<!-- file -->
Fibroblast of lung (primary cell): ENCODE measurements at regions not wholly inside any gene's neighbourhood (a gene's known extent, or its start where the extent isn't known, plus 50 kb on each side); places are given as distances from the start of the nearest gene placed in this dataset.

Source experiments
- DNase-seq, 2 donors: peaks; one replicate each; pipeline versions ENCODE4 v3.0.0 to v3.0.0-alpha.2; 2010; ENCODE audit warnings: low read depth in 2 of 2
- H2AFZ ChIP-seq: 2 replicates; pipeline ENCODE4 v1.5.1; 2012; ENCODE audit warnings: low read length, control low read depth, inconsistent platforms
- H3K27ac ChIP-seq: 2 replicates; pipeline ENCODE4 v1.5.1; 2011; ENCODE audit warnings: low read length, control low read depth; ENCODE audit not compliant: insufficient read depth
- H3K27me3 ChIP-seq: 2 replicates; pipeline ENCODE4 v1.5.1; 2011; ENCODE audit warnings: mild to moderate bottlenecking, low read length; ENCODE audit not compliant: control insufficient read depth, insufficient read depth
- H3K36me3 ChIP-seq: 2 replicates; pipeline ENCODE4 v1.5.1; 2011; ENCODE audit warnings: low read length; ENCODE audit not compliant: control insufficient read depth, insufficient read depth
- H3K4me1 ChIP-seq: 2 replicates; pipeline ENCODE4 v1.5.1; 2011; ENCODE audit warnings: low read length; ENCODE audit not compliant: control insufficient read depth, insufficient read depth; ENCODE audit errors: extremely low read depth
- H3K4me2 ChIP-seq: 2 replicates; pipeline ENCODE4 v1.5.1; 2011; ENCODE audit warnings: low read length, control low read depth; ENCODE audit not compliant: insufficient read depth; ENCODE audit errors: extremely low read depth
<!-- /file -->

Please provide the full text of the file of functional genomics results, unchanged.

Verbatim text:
Fibroblast of lung (primary cell): ENCODE measurements at regions not wholly inside any gene's neighbourhood (a gene's known extent, or its start where the extent isn't known, plus 50 kb on each side); places are given as distances from the start of the nearest gene placed in this dataset.

Source experiments
- DNase-seq, 2 donors: peaks; one replicate each; pipeline versions ENCODE4 v3.0.0 to v3.0.0-alpha.2; 2010; ENCODE audit warnings: low read depth in 2 of 2
- H2AFZ ChIP-seq: 2 replicates; pipeline ENCODE4 v1.5.1; 2012; ENCODE audit warnings: low read length, control low read depth, inconsistent platforms
- H3K27ac ChIP-seq: 2 replicates; pipeline ENCODE4 v1.5.1; 2011; ENCODE audit warnings: low read length, control low read depth; ENCODE audit not compliant: insufficient read depth
- H3K27me3 ChIP-seq: 2 replicates; pipeline ENCODE4 v1.5.1; 2011; ENCODE audit warnings: mild to moderate bottlenecking, low read length; ENCODE audit not compliant: control insufficient read depth, insufficient read depth
- H3K36me3 ChIP-seq: 2 replicates; pipeline ENCODE4 v1.5.1; 2011; ENCODE audit warnings: low read length; ENCODE audit not compliant: control insufficient read depth, insufficient read depth
- H3K4me1 ChIP-seq: 2 replicates; pipeline ENCODE4 v1.5.1; 2011; ENCODE audit warnings: low read length; ENCODE audit not compliant: control insufficient read depth, insufficient read depth; ENCODE audit errors: extremely low read depth
- H3K4me2 ChIP-seq: 2 replicates; pipeline ENCODE4 v1.5.1; 2011; ENCODE audit warnings: low read length, control low read depth; ENCODE audit not compliant: insufficient read depth; ENCODE audit errors: extremely low read depth